All The Lovers In The Night, by bestselling author Mieko Kawakami, is sweet, subtle, and leaves a lasting impact. Deeply poetic, confronting, and not least of all probing, Kawakami leaves no stone unturned as she delves into the life of thirty-five-year-old introvert Fuyoko Irie.
All The Lovers In The Night slated for release on May 10 is a brave, beautiful, and poetical novel, that explores and sheds light on the female body, mind, and spirit by fearlessly asking confronting questions about the social dilemmas and demands we face in modern life.
Set in contemporary Tokyo, Fuyuko lives alone and seems to like it that way. Cast as an outsider for shying away from the things that her ex co-workers consider ‘normal’ Fuyuko removes any chance of having a healthy working environment, so she chooses to leave and become a freelance proofreader.
The lonely existence of working and living alone, only further adds to Fuyuko’s unhealthy preference for the avoidance of anything social. Giving her life to working, Fuyuko immerses herself in manuscripts, upon manuscripts, one after the other, as if to fill her head with enough of other people’s thoughts, that it may be enough to keep any unwelcome thoughts of her own at bay. A poetic metaphor for the ways in which we can keep our minds busy, so as to avoid any kind of self-reflection.
But loneliness comes at a cost, and in a bid to put herself out there, she realizes that she needs to change something. Aware of what holds her back, she is afraid to let people in, just as much as she is afraid to take control. But she knows that she can’t go on like this, and it’s with this realization, that she finds fake courage with the help of a beer or two to give her the bravado to step out of her comfort zones. Which she does, and it’s where we follow her as she stumbles through the process of learning how to take control of her life, in a very painful, real, yet poetic way.
Because Fukyoko longs to be heard and to be seen, she knows that in order to have these things, she is going to have to step out of her comfort zones. It is on one of these outings that Fuyuko has a chance encounter with a physics teacher, Mr. Mitstka, who befriends Fuyuko and gives her the opportunity to step out of her shell just a little to help her find a way to take down the barriers that have kept her life on hold.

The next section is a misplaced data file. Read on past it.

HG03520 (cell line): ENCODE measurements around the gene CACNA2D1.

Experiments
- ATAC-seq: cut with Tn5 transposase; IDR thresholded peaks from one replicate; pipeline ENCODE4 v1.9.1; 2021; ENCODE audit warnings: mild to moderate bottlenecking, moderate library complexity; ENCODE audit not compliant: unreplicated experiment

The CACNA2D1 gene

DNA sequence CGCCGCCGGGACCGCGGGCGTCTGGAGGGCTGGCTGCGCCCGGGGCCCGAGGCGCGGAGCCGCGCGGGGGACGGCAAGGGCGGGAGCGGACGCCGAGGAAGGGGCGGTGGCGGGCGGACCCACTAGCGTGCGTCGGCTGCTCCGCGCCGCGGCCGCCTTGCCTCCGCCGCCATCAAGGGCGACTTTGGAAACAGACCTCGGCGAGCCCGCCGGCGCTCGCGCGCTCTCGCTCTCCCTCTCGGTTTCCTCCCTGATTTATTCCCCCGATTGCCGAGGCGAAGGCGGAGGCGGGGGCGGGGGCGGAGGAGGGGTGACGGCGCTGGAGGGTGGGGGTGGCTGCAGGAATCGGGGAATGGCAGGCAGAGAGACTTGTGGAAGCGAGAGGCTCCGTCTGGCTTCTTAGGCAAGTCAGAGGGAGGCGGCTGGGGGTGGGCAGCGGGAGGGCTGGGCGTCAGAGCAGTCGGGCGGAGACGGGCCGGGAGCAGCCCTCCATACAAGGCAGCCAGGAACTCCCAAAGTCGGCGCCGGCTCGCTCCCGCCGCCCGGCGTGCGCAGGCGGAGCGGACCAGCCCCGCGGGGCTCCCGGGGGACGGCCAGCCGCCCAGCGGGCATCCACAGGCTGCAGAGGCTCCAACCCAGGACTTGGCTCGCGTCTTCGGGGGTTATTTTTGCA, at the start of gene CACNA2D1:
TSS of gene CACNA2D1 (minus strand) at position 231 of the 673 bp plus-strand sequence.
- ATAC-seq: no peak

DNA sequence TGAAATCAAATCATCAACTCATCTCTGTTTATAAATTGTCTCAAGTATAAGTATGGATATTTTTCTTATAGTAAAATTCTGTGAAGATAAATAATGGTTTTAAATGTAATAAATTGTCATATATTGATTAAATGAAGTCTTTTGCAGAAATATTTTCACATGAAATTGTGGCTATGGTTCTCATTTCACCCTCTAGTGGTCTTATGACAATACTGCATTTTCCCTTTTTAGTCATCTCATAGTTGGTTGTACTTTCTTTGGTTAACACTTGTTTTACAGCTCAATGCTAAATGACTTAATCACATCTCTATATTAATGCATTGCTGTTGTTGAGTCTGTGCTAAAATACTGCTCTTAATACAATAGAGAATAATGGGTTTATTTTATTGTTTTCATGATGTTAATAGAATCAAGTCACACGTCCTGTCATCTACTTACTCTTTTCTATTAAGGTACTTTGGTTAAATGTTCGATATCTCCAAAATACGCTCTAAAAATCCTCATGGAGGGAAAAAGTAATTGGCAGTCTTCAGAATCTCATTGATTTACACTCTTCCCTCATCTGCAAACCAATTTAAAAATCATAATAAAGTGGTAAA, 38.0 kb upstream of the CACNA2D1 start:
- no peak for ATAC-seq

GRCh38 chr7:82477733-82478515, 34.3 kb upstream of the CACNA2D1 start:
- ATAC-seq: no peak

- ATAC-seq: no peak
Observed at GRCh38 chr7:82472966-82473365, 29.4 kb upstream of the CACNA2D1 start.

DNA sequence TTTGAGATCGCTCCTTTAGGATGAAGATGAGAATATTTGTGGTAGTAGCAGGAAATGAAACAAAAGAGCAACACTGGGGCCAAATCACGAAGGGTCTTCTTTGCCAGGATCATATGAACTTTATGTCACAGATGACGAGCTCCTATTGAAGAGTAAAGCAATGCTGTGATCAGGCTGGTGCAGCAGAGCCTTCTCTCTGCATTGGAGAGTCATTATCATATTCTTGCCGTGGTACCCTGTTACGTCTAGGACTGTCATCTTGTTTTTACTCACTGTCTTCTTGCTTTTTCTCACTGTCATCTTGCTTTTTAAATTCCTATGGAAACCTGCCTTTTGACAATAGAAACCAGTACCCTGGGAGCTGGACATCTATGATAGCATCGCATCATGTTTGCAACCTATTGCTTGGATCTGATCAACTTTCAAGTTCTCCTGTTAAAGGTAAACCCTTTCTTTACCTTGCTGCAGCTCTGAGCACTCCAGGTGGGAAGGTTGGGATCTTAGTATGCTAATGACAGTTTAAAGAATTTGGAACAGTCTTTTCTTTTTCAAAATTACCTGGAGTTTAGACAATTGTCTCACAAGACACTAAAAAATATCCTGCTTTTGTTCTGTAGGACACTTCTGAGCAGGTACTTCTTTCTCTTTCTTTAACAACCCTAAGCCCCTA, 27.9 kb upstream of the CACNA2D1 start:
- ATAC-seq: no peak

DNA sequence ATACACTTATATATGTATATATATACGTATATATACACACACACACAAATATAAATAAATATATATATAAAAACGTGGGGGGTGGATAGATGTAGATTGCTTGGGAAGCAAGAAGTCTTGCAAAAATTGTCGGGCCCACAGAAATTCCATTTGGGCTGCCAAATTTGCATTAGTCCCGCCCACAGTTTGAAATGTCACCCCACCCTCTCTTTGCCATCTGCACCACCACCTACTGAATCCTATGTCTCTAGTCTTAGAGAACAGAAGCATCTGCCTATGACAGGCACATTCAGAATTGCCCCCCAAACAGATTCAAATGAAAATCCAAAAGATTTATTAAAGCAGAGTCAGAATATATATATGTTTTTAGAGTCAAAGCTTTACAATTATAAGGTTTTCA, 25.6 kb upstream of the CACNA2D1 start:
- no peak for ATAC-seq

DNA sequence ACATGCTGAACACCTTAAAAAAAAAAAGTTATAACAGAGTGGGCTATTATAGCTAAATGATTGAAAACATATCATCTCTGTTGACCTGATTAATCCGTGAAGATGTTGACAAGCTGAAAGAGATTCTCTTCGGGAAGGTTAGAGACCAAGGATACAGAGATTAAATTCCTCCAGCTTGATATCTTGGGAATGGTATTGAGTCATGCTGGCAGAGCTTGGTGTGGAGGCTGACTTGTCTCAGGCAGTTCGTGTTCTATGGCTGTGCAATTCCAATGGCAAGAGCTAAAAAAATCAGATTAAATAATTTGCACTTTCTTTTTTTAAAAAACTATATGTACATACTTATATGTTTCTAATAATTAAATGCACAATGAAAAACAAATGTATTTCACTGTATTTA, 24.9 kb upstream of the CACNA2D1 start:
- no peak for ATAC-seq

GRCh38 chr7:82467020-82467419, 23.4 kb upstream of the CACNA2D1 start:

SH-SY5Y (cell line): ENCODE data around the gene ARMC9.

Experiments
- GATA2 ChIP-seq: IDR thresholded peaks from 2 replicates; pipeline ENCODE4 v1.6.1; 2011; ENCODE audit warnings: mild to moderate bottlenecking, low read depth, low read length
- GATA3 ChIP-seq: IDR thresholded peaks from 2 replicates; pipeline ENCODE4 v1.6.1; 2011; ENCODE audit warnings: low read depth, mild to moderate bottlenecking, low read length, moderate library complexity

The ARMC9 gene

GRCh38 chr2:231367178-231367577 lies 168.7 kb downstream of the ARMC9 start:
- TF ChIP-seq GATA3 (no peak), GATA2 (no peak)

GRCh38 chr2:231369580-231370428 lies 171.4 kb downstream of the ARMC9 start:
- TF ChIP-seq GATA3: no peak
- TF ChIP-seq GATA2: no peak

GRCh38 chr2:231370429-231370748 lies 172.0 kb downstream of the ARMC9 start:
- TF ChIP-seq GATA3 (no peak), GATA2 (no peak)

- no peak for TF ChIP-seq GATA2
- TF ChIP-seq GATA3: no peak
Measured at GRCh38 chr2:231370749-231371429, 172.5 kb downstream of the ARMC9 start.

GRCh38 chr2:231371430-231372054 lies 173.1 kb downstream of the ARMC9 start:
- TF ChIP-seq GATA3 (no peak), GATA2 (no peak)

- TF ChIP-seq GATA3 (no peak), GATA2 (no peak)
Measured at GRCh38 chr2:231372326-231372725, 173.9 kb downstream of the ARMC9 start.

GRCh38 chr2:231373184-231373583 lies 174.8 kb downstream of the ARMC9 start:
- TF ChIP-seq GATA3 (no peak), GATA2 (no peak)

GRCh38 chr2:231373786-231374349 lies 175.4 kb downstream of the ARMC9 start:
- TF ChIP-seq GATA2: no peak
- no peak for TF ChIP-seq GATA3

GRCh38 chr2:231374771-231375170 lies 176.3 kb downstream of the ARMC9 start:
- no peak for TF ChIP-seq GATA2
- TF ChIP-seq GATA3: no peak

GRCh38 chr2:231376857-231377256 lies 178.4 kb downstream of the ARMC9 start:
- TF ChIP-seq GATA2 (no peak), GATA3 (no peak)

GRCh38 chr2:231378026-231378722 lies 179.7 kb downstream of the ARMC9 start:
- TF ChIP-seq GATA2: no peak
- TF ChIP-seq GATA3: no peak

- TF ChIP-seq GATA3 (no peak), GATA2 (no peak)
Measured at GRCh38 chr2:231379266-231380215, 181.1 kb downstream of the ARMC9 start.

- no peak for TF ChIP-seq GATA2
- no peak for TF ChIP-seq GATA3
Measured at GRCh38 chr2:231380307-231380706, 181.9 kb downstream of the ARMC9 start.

Kawakami digs deeply into the very nuances that make us human. Exploring the fundamentals that we all seem to want to block out, but are integral to true personal and spiritual growth, with endless drinking, or any outside noise that prevents us from looking inward and gaining any valuable insight into our lives and who we are.
In a very real and probing way, Kawakami addresses the very thoughts that help us to make sense of who we are, and what it is that is important in our lives, by analyzing the meaning of human connection.
It is after you finish the last page that All The Lovers In The Night really washes over you. It leaves you thinking about all of the unnecessary, even painful ways in which we hide from ourselves. Encouraging you to investigate the way that you relate to the people in your life, and to let go of the past that no longer serves you, so that you can be in the present. But mostly, it leaves you feeling a shared sense of humanity, in that we all have the same hopes, fears, and dreams, and that we all carry a light within us, that can empower us to help us to steer towards a better version of ourselves. Kawakami’s code to live by is ultimately to be brave, and to take full control of your life, and your decisions. This is a very sweet and subtle novel, that leaves a long-lasting impact long after you put it down.
Mieko Kawakami is currently nominated for an International Booker Prize for her novel Heaven.
All The Lovers In The Night is set to be released May 10 via Pan Macmillan.